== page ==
Filed under: gigs | Tags: a wolf like me, straight lines, the cape race, the enterprise
The Straight Lines album has been one I’ve been meaning to review for a little while now as it’s up there for one of my favourite albums of the year so far. Luckily, I’d got hold of a copy of the album a little before the release date (legitimately as well may I add) and thought that they were a band that I would definitely have to catch live if given the chance. And so I was rather happy to hear that they were doing a headline tour of the UK just after the album’s official release with the London date bringing them to the Enterprise in Camden.
The Enterprise is yet another venue that I had never been to before so I went with absolutely no idea of what to expect (although their website wasn’t exactly the most welcoming I’ve ever seen). After eventually getting there and grabbing a drink from downstairs, I wandered up to the venue and was slightly surprised to find that I’d seemingly walked into the world’s smallest venue as it appeared to only be about two or three times bigger than my bedroom ( I do admittedly have a decent sized bedroom.. but that’s not the point). It was also a little concerning that there seemed to be less than ten other people there at the time. But that’s no reason why a gig still can’t be great fun..
The opening act of the night were A Wolf Like Me who were decent enough as an opener. They played a punk rock sound that is difficult to say whether it was good or not as it felt like the kind of music that you might hear your annoying 15 year old neighbour’s band playing in his garage but could also be played by a fairly established band. If you get me. The vocals were okay but nothing overly special but I will admit that their guitarist was pretty damn good and played some solid riffs that were probably the best part of the band’s sound.
Have a cheeky listen to their stuff on their myspace page if you should so wish.
The second support band of the night were the sightly oddly named The Cape Race. This Mancunian five piece played a more pop punk sound than the previous act and sounded good with it. Their bouncy, tight riffs backed up some solid vocals and it was the frontman who made the band with his leaping about the stage and making the most of the obligatory space at the front of the crowd that support bands seem to be given, bringing the microphone down into the crowd and running round singing into people’s faces. It was unfortunate for them that they were plagued by technical problems through their short set but this didn’t stop them putting in an impressive and fun set.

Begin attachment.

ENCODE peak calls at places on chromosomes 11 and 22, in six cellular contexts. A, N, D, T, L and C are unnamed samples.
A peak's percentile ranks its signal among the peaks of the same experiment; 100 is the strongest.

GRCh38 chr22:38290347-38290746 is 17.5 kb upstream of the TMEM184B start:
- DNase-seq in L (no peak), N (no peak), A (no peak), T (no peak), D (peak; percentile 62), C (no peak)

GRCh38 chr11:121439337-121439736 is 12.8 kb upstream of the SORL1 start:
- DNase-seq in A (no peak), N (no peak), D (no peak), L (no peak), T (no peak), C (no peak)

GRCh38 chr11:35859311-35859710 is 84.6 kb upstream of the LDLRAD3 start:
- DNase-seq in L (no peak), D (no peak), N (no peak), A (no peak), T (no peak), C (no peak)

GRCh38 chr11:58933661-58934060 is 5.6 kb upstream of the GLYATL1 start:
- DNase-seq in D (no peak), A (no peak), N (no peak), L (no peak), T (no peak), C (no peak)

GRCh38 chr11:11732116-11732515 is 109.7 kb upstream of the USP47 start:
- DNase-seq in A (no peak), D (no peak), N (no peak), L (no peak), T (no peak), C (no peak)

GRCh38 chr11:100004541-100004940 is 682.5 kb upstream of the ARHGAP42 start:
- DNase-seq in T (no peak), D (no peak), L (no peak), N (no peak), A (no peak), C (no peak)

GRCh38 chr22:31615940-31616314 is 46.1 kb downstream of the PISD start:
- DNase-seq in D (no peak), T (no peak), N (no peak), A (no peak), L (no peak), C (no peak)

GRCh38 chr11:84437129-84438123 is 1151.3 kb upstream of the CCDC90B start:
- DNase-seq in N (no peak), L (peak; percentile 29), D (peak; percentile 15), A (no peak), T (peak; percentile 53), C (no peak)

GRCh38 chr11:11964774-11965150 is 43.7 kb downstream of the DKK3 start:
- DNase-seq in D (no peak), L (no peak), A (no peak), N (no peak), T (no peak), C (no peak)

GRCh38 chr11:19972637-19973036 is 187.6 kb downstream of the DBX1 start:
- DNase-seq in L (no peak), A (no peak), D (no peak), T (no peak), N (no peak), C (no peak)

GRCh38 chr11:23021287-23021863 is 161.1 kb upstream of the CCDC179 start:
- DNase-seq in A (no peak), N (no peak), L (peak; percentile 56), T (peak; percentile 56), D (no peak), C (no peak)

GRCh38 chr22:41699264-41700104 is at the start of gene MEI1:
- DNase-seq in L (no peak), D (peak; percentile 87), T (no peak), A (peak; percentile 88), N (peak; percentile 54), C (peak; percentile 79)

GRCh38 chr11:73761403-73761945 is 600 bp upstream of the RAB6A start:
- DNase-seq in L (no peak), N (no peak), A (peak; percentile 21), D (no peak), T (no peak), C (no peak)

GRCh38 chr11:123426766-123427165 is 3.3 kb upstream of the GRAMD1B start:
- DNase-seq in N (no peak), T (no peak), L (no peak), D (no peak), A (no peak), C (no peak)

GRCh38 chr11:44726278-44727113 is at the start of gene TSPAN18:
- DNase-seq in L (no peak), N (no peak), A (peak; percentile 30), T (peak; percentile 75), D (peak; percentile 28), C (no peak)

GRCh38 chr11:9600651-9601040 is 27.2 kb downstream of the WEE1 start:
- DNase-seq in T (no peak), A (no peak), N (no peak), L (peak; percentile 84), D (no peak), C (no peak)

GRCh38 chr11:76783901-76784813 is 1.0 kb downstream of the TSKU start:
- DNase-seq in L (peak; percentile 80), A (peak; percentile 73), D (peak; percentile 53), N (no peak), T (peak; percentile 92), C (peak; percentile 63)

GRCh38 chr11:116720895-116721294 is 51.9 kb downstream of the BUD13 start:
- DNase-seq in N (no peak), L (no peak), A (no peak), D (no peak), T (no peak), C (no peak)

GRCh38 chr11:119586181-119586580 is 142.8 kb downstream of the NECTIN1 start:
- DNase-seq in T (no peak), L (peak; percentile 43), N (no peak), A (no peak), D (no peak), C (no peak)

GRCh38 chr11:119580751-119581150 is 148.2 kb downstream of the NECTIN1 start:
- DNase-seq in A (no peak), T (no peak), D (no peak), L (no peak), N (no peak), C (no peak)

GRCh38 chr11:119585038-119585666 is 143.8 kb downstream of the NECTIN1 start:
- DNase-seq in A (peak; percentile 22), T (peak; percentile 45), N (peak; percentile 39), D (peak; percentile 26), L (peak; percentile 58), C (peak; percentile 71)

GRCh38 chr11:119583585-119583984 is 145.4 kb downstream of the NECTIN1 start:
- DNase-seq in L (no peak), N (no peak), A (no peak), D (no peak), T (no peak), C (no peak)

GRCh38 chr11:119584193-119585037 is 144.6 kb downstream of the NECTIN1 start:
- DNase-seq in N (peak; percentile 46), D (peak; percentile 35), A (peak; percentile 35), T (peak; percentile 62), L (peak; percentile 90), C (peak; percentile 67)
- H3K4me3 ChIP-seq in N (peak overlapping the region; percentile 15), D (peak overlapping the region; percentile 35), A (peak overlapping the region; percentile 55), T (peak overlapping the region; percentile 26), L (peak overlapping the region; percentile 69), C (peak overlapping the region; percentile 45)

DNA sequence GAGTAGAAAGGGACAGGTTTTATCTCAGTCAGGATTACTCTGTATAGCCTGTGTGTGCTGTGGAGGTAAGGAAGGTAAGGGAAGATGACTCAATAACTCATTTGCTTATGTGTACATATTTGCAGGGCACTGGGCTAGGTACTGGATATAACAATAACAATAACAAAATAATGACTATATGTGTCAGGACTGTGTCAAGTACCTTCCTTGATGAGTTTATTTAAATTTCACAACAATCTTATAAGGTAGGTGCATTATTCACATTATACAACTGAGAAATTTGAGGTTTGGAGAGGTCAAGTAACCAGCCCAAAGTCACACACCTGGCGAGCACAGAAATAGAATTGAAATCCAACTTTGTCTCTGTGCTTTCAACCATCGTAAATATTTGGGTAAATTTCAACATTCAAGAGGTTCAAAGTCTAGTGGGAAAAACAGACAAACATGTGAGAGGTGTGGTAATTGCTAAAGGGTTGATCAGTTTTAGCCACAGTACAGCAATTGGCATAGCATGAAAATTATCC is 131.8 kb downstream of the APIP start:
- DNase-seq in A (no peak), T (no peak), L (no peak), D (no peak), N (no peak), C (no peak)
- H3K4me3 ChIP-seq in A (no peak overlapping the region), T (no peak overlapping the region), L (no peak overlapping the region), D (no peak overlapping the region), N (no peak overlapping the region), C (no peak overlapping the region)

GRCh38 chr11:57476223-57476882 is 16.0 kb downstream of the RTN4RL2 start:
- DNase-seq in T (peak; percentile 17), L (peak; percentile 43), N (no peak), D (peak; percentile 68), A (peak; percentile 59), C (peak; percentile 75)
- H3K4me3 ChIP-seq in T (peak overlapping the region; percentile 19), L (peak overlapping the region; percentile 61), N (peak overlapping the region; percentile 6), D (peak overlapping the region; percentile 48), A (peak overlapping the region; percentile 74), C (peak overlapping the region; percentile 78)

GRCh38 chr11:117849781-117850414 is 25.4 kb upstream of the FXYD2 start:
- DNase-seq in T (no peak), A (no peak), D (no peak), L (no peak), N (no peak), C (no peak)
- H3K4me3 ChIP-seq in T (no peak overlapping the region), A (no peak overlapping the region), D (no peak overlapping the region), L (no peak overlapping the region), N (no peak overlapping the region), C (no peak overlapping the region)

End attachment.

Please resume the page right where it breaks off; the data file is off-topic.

Lend your ears to their myspace for a couple of demos of theirs.
And so we finally came to the main act of the night; Straight Lines. The crowd had filled out a little more by the time they came on but half the crowd was still made up of the support bands and their friends and family. Not that this bothered me in the slightest as I was right at the front at centre stage so I could have been the only person there and it would have made no difference.
They kicked off their set with the raucous ‘A Place to Stay’ which was apt for me as it was this song that first got me into the band when I downloaded it from the Banquet Records website through their music advent calendar. This was a great opener with top energy and a good singalong chorus. However, the sound levels didn’t quite seem right where I was with the guitars feeling a bit too heavy on the treble and the vocals being slightly drowned out.
The sound did improve later on in the set thankfully and this initial problem didn’t hamper the show too much but was noticable to me. The set itself consisted of the majority of the album with only ‘Perfect Mistakes’ and ‘Oh Blue Eyes’ being the only tracks I don’t remember hearing. The mix of big riffs on tracks like ‘Antics’ went alongside the slower tracks such as ‘All My Friends Have Joined The Army’ really well and all the tracks had enough singalong parts to get the crowd to join in with.
As I already said, it was a shame that not that many people there seemed to know the band too well with only myself and a few others singing along. Admittedly, I was lucky to get hold of the album as early as I did so knew the songs a bit better than others there but it was still a shame.
That said, it didn’t affect how much I enjoyed the show. The guys played a great show and it was pretty relentless with only a few breaks between songs through the whole show. The final two songs of the night were probably the highlight for me though with ‘Set Me On Fire And Feed Me To The Wolves’, which may be one of my favourite tracks of the year so far with it’s hugely catchy chorus, and the slower, soaring ending to the show with ‘The Ballad Of Peter Devine’.
I really enjoyed the set myself and it was great to see an up and coming band in a small venue like the Enterprise. I strongly recommend you pick up their album and go see them if you can and I will definitely be taking up Todd on his offer of guestlist tickets for their next London show!!
Straight Lines – The Ballad of Peter Devine (live)